The ability of an ecosystem to generate an ecosystem service under current ecosystem condition, management and uses, at the highest yield or use level that does not negatively affect the future supply of the same or other ecosystem services from that ecosystem. 

The system properties of the ecosystem and its major abiotic and biotic components (water, soil, topography, vegetation, biomass, habitat and species) with examples of characteristics, including vegetation type, water quality and soil type. 

The quality of an ecosystem measured in terms of its abiotic and biotic characteristics. 

Actions or attributes of the environment of benefit to humans, including regulation of the atmosphere, maintenance of soil fertility, food production, regulation of water flows, filtration of water, pest control and waste disposal. It also includes social and cultural services, such as the opportunity for people to experience nature. 

A periodic extensive warming of the central and eastern equatorial Pacific Ocean that leads to a major shift in weather patterns across the Pacific. In Australia (particularly eastern Australia), El Niño events are associated with an increased probability of drier conditions.  

See also La Niña. 

Output or discharge, as in the introduction of chemicals or particles into the atmosphere, usually used in relation to greenhouse gas emissions. 

A system of market-based economic incentives to reduce the emission of pollutants. 

At high risk of extinction in the wild; in danger of extinction throughout all or a portion of its range. Criteria are established by the Environment Protection and Biodiversity Conservation Act 1999 (Cth).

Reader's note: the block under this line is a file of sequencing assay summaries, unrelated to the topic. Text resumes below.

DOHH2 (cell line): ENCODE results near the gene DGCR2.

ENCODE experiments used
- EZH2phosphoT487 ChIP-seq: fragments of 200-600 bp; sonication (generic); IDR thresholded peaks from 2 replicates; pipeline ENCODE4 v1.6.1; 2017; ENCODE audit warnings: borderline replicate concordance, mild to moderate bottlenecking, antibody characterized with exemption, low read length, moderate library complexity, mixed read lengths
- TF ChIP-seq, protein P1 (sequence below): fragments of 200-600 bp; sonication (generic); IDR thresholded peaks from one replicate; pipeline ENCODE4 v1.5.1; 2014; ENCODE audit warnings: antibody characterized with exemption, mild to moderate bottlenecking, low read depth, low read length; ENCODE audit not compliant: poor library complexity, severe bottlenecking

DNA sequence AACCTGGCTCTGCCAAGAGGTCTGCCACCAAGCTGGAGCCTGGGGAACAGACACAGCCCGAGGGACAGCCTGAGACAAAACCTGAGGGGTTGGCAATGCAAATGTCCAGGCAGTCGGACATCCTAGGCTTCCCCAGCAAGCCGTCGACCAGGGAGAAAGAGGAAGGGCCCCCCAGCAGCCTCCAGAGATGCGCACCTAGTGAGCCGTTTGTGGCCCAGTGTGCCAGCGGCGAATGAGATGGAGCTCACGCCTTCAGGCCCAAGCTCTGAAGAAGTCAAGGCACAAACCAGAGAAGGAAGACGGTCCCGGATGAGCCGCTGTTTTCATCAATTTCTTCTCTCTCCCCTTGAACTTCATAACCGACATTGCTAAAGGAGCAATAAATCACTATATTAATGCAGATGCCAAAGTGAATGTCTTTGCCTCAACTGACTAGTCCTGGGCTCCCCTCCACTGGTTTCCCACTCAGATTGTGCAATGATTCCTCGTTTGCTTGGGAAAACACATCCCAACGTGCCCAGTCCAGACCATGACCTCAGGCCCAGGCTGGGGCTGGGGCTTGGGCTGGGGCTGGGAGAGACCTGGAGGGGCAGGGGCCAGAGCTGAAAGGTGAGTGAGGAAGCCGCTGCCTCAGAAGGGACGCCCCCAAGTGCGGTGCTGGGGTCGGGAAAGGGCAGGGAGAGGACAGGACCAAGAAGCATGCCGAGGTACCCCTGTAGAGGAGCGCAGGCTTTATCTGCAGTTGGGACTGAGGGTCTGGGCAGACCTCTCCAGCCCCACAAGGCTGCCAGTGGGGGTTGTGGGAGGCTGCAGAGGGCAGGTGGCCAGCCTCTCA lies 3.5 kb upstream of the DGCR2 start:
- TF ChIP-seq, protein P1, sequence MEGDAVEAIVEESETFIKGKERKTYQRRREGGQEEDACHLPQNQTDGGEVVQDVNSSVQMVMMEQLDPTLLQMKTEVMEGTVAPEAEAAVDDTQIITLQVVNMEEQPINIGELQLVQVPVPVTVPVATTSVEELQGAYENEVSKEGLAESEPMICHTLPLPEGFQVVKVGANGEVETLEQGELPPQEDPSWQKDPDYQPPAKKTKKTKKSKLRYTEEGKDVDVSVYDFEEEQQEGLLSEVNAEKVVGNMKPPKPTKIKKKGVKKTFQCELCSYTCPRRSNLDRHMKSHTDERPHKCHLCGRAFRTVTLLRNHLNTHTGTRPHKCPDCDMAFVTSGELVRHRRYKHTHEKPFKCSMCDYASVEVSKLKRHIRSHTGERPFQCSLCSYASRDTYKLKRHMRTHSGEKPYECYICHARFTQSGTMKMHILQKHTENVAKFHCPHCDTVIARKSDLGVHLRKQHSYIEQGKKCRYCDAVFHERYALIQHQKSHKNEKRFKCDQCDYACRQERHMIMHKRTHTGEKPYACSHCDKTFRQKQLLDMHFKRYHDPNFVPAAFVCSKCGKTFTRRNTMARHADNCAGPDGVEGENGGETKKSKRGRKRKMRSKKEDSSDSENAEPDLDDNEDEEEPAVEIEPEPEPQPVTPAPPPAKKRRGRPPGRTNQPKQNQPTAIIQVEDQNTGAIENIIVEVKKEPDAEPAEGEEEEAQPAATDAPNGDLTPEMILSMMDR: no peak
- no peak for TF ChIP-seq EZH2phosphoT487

Unique to a spatially defined area; in this report used mainly to refer to large bioregions of the continent and marine environment. 

The degree to which species and genes are found nowhere else; the number of endemic species in a taxonomic group or bioregion. 

Interaction and consultation with external groups such as community or other stakeholders. Meaningful engagement is a 2-way process that receives input as well as shares information.  

(Indigenous); the act of approaching Indigenous peoples about their Country, interests and aspirations. 

The Australian Government’s key environmental legislation, the Environment Protection and Biodiversity Conservation Act 1999, defines the environment as including: 

  • ecosystems and their constituent parts, including people and communities 
  • natural and physical resources 
  • the qualities and characteristics of locations, places and areas 
  • heritage values of places 
  • the social, economic and cultural aspects of a thing mentioned in the first 3 points. 

The Australian Government’s main environmental legislation; it provides the legal framework to protect and manage nationally and internationally important flora, fauna, ecological communities and heritage places. 

The naturally occurring living and nonliving components of Earth, together constituting the biophysical environment, that may provide benefits to humanity. 

Managed freshwater flow to natural water systems designed to maintain aquatic ecosystems. 

Excessive nutrients in a body of water, often leading to algal blooms or other adverse effects.  

See also algal bloom. 

The marine seabed, subsoil and waters between the 3 nautical-mile boundary and the 200 nautical-mile boundary off the coast of Australia. 

An area of continental shelf that extends beyond the Australian exclusive economic zone, the seabed of which forms part of Australia’s marine jurisdiction. 

Areal coverage – for example, of vegetation or sea ice.